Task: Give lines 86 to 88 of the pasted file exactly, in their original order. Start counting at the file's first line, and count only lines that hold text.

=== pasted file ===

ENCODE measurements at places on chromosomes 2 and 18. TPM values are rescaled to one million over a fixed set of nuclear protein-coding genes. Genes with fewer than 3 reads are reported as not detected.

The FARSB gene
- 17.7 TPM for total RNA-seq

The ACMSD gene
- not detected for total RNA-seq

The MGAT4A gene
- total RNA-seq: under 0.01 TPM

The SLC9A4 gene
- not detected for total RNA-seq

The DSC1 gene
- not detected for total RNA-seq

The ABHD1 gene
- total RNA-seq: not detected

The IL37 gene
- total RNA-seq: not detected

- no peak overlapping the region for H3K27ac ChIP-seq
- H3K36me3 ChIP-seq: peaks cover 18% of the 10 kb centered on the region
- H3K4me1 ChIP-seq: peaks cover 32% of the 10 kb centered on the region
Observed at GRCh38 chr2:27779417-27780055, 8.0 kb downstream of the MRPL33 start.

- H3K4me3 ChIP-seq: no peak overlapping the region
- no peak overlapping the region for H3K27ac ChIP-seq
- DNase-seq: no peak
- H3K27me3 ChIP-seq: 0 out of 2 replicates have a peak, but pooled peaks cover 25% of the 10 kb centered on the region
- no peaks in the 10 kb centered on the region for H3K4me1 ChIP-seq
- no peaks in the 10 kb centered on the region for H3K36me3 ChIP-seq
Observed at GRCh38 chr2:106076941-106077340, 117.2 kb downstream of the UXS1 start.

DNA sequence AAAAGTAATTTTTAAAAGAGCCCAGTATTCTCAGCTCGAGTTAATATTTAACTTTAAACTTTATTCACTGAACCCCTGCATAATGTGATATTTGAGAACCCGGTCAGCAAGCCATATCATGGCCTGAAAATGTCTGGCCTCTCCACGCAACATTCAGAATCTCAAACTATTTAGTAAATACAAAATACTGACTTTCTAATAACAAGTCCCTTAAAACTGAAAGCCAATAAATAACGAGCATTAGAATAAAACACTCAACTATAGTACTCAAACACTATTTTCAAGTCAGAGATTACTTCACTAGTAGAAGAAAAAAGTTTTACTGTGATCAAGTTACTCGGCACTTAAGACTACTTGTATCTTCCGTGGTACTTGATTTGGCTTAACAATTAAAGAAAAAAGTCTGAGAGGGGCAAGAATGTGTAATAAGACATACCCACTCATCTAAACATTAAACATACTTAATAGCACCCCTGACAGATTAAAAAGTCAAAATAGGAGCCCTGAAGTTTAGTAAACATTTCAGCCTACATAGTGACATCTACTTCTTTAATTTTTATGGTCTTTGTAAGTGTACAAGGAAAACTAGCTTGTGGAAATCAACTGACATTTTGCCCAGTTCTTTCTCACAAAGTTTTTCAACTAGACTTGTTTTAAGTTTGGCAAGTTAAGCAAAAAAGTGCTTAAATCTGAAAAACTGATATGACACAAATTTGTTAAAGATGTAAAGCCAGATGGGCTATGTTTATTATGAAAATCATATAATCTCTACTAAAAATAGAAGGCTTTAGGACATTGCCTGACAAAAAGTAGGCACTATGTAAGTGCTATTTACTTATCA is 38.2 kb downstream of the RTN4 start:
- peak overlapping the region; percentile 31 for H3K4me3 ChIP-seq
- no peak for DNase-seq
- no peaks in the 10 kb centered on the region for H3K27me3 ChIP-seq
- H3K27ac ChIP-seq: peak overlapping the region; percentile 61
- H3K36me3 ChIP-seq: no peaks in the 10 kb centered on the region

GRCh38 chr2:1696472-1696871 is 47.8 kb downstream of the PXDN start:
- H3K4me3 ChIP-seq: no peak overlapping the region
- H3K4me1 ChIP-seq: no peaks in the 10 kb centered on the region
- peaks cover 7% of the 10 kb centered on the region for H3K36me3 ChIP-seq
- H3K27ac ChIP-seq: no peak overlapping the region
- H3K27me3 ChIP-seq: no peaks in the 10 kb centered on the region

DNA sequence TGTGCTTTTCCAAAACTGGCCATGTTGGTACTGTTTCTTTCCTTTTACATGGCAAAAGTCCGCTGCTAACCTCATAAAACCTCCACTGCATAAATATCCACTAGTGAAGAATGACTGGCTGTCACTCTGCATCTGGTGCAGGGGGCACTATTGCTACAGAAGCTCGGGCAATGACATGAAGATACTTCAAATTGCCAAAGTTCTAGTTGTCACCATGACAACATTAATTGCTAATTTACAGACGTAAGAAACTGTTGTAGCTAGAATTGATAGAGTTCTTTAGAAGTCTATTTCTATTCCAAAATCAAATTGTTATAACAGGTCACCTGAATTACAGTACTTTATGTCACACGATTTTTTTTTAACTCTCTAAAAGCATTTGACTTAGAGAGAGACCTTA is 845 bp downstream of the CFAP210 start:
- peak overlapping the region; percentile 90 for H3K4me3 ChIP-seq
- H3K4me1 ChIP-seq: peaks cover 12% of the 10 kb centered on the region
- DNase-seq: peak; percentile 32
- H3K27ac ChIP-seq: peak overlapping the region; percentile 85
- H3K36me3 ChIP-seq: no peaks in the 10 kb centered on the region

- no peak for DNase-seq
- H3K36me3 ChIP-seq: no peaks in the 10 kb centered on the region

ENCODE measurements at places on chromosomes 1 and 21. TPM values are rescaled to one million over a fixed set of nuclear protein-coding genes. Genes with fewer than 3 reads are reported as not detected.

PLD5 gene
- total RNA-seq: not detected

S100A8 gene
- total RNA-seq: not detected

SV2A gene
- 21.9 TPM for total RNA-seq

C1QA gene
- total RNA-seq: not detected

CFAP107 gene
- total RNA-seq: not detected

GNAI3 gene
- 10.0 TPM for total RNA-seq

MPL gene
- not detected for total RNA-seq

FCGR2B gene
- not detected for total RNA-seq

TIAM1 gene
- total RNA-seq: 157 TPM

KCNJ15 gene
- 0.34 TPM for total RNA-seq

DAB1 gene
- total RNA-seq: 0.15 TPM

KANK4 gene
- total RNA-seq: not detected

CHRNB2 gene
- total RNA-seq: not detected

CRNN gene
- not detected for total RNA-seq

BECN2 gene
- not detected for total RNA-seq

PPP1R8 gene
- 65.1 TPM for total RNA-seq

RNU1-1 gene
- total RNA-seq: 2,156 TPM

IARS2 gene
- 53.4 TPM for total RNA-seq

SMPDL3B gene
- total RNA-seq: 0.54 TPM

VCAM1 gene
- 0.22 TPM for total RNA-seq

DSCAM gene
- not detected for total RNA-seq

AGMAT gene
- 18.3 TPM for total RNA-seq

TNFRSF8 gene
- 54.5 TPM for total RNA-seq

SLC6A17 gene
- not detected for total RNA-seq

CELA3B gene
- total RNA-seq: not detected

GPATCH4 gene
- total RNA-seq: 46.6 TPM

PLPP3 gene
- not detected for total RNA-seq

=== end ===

VCAM1 gene
- 0.22 TPM for total RNA-seq

DSCAM gene